Philippine Flood Disaster was Foretold

Philippine Flood Disaster was Foretold

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MANILA--The flash flooding that killed more than 600 in the cities of Cagayan de Oro and Iligan on Mindanao island in the Philippines was foretold three years ago, but the warning was dismissed by lawmakers as “too alarmist.”

Environmentalists said a simulation of the effects of extreme weather events from climate change such as saltwater intrusion, sea level rise and intense tropical cyclones, showed that major Philippine cities, including Cagayan de Oro and Iligan, were at risk of massive flooding. The simulation of the effects of extreme weather phenomena was drafted in 2009 by the Philippine Imperative for Climate Change (PICC), WWF and Filipino scientists.

Jose Ma. Lorenzo Tan, chief executive of the World Wide Fund for Nature-Philippines (WWF), said Monday the events in Northern Mindanao over the weekend mirrored the prediction. “It was an exact fit,” Tan said.

“At best, this might provide a very rough indicator of areas that may be more vulnerable to sea level rise, storm surge, saltwater intrusion or a combination thereof,” the group’s presentation said.

Nereus Acosta, who headed the PICC and currently serves as the presidential adviser for environment, said the simulation showed that the coastal cities of Cagayan de Oro and Iligan in Northern Mindanao would be ravaged by massive floods from the overflow of river basins and sea level increase.

Mountain range, coast

“Cagayan de Oro and Iligan are vulnerable because they sit near mountain ranges and are coastal areas,” Acosta said. “It would really hit where it hit now.”

The simulations showed water from the sea and the Cagayan River overflowing to cover large parts of the two cities. In Cagayan de Oro, the most affected was the western side, the same area that bore the brunt of Tropical Storm “Sendong.”

In Iligan City, the floods would encroach on the city, according to the simulation. This happened last weekend, Acosta said.

Scoffed at

Acosta and Tan said their findings were scoffed at when it was shown to lawmakers three years ago. “They said I was being too alarmist,” Acosta said.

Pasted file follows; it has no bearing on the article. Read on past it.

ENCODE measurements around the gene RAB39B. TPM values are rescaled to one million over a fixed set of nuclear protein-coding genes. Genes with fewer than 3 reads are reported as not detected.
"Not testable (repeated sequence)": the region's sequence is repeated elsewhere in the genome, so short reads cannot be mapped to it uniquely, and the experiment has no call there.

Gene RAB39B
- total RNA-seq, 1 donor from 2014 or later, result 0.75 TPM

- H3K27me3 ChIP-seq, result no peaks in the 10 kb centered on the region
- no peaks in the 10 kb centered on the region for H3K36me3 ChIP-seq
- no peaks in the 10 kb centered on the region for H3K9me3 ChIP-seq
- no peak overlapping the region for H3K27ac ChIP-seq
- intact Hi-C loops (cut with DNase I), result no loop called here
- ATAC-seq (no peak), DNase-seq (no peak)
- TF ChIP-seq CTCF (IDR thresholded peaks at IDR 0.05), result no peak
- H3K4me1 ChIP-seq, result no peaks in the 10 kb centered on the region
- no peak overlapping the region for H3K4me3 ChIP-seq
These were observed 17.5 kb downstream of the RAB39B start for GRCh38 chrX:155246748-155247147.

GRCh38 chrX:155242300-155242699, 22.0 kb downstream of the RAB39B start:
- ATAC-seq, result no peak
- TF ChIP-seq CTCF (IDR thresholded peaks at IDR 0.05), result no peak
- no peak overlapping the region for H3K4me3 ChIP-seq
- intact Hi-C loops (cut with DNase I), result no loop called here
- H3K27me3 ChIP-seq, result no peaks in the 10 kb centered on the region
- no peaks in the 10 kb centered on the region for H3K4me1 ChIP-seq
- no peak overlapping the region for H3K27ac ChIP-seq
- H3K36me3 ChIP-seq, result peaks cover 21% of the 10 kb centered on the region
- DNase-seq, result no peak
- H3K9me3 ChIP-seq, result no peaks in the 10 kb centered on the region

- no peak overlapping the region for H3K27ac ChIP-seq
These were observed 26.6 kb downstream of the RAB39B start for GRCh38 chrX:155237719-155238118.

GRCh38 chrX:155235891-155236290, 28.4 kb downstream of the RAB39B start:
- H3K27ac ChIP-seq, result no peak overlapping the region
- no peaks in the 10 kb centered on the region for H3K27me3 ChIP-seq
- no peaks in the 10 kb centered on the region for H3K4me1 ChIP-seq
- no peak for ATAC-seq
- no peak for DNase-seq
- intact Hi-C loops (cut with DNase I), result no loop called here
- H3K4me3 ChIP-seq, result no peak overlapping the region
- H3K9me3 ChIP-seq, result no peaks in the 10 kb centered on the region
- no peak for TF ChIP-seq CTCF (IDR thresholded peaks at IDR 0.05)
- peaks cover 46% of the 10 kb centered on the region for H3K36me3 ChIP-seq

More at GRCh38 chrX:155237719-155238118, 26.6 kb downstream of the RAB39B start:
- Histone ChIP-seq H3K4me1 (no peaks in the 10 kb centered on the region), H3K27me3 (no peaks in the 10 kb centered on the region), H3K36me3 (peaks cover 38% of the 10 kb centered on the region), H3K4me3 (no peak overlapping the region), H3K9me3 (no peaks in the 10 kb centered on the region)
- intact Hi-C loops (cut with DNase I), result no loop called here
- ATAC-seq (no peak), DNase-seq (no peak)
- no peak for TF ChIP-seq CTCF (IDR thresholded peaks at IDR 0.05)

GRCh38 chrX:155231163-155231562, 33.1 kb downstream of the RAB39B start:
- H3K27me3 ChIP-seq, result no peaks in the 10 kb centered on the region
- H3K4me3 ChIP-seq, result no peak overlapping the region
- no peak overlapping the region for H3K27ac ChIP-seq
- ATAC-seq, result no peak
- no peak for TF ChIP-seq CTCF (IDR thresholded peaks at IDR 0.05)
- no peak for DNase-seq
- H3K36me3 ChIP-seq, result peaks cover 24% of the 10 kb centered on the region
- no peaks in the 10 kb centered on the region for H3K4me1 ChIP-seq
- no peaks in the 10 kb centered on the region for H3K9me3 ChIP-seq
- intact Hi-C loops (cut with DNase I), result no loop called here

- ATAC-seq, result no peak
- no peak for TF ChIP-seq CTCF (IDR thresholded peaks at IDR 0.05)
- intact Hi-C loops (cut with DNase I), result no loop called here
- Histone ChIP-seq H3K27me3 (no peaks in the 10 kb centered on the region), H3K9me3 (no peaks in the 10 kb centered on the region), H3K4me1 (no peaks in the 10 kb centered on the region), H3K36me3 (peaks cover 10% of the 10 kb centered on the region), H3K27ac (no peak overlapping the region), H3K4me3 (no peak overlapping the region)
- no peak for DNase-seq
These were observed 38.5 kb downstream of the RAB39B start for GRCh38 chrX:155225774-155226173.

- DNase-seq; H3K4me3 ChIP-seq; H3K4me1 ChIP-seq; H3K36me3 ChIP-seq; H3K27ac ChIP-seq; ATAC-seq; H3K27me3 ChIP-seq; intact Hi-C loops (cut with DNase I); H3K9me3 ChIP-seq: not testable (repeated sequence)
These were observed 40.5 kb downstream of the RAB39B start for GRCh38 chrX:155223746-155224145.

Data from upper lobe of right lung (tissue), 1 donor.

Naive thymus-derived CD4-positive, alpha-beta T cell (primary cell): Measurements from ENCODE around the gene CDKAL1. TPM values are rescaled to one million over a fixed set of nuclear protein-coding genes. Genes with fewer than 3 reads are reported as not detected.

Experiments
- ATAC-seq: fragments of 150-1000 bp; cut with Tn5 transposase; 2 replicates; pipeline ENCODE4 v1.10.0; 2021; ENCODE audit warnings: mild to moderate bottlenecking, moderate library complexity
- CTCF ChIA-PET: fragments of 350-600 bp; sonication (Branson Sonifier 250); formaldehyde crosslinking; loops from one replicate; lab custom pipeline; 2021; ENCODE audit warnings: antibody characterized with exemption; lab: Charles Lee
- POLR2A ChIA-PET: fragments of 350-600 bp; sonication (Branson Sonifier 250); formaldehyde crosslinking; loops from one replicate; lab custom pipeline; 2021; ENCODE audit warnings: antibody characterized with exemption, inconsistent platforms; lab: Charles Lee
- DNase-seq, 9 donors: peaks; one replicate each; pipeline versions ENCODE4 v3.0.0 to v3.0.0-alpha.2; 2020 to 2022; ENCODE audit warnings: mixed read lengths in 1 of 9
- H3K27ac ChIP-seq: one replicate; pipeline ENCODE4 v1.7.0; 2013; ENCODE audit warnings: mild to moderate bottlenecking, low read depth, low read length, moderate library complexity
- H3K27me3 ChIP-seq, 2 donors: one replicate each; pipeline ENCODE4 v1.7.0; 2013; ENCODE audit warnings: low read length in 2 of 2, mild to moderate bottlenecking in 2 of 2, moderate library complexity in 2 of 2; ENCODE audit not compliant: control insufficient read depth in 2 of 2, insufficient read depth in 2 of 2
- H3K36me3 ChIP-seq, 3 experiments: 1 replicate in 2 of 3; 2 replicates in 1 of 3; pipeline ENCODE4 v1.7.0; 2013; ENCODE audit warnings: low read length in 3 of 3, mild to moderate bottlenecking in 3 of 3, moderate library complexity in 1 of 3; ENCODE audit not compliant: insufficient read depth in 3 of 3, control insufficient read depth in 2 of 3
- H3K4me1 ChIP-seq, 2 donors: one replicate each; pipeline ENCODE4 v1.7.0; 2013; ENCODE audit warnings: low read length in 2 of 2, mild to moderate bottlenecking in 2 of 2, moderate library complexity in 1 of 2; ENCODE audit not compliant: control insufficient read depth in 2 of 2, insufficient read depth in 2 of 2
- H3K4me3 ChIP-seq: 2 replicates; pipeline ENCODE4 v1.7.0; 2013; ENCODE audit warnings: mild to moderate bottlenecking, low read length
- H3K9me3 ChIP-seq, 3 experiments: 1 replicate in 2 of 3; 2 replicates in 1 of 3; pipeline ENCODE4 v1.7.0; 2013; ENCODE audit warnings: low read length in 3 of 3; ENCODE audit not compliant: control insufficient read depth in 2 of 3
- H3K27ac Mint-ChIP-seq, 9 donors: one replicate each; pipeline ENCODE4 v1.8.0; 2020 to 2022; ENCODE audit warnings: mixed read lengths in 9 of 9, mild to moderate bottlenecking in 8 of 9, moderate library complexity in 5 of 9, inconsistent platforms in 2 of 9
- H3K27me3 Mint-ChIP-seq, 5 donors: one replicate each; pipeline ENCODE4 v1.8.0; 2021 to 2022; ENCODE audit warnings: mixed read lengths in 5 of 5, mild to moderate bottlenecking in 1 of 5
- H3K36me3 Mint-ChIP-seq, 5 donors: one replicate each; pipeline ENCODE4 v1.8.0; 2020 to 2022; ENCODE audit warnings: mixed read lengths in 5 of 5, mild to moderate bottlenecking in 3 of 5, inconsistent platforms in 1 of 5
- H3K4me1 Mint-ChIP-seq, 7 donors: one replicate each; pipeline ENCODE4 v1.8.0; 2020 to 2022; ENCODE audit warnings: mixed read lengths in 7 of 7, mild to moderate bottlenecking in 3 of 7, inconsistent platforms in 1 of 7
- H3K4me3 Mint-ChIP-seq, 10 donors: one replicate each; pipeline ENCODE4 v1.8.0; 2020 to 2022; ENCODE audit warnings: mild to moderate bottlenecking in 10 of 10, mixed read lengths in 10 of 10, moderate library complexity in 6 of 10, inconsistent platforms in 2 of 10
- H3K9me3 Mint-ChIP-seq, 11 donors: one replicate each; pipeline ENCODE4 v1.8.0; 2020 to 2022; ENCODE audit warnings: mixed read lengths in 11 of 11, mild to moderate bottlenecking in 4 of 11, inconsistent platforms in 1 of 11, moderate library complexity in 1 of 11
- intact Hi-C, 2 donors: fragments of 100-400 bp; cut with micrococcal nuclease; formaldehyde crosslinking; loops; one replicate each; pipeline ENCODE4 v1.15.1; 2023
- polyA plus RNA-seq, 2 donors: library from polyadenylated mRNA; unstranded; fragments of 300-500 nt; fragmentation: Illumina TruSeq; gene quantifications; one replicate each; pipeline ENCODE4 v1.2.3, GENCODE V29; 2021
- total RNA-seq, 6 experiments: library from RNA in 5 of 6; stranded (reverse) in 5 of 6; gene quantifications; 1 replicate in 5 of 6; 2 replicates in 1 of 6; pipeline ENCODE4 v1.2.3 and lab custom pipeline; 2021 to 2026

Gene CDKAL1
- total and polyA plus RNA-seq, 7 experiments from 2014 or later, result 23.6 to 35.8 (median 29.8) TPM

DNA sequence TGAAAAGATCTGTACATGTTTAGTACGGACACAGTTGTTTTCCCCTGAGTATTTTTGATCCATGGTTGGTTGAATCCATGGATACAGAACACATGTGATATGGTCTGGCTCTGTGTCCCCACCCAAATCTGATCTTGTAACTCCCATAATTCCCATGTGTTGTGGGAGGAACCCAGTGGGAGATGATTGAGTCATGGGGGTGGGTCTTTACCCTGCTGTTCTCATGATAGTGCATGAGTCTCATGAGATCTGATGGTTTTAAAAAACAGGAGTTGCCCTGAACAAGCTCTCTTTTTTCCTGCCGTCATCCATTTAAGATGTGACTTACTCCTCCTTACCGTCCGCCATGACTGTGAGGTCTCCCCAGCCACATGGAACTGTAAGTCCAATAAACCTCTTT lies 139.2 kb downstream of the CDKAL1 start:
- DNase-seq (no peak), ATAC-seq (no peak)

Tan said people should be rightly alarmed by the PICC report. “This is the reality,” he said.

The head of the National Disaster Risk Reduction and Management Council (NDRRMC) said the huge volume of water that Sendong dumped on Northern Mindanao was unexpected.

“The people did not expect this and the government also did not expect this, that we will have 181 millimeters of rain. This is not in the path of typhoons,” NDRRMC Executive Director Benito Ramos said on Sunday.

Illegal settlers

Ramos said he saw from his helicopter ride with Defense Secretary Voltaire Gazmin that most of the victims lived along the river.

“There are many illegal settlers. I hope the city government did not authorize them to construct houses beside the river,” Ramos said.

Ramos said many of the victims did not heed the weather bureau’s warning about the storm.

An official of the Philippine Atmospheric, Geophysical and Astronomical Services Administration (Pagasa) said the rains brought by Sendong were not the main cause of the floods in Iligan and Cagayan de Oro.

“It’s the topography. The water came from the mountains that’s why it happened so fast,” said Pagasa Deputy Administrator Flaviana Hilario.

“This was not caused by just a simple rain,” she added.

Floods due to rains accumulate slower, according to Hilario. Pictures from the field showed the flood carrying logs, heavy rocks and plenty of mud, an indication that the water came from the mountains, she said.